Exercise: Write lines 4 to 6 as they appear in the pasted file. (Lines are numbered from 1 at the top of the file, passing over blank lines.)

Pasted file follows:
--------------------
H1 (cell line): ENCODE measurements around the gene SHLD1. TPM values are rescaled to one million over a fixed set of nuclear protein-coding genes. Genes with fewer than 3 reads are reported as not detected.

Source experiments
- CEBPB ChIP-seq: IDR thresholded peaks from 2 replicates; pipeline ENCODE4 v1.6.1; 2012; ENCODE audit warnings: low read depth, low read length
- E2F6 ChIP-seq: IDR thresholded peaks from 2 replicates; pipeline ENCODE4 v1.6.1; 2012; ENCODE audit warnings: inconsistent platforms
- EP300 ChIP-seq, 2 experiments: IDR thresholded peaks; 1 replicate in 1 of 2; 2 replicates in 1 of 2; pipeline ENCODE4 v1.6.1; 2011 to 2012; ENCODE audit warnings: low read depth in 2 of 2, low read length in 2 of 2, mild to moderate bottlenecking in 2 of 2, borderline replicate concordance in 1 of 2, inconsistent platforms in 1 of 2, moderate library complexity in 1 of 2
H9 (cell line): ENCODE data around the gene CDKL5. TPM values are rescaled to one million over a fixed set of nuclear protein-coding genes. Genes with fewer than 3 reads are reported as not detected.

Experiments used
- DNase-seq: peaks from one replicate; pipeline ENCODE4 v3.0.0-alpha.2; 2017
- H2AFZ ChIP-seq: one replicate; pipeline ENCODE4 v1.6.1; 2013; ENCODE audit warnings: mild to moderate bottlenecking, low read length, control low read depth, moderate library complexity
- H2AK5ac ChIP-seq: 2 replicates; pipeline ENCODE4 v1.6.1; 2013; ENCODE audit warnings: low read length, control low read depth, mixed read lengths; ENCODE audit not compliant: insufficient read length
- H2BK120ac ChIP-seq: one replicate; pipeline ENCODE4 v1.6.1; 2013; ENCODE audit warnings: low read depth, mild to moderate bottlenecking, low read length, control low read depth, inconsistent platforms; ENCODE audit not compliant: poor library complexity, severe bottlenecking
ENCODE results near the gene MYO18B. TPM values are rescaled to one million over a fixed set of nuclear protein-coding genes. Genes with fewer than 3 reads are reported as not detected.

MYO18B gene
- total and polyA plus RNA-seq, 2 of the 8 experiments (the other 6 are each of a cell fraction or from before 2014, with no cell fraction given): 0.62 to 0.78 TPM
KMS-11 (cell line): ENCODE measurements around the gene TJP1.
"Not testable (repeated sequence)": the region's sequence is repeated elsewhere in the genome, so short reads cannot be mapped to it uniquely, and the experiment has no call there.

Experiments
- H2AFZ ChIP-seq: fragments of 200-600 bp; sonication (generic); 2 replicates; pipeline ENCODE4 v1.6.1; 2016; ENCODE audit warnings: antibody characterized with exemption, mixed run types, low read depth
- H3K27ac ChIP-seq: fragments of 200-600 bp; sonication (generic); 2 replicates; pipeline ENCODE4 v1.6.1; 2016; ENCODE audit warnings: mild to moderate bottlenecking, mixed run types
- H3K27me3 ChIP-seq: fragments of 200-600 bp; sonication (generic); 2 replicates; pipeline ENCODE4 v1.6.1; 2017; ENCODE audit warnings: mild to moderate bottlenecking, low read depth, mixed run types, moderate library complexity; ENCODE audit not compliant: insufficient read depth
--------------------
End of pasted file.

- E2F6 ChIP-seq: IDR thresholded peaks from 2 replicates; pipeline ENCODE4 v1.6.1; 2012; ENCODE audit warnings: inconsistent platforms
- EP300 ChIP-seq, 2 experiments: IDR thresholded peaks; 1 replicate in 1 of 2; 2 replicates in 1 of 2; pipeline ENCODE4 v1.6.1; 2011 to 2012; ENCODE audit warnings: low read depth in 2 of 2, low read length in 2 of 2, mild to moderate bottlenecking in 2 of 2, borderline replicate concordance in 1 of 2, inconsistent platforms in 1 of 2, moderate library complexity in 1 of 2
H9 (cell line): ENCODE data around the gene CDKL5. TPM values are rescaled to one million over a fixed set of nuclear protein-coding genes. Genes with fewer than 3 reads are reported as not detected.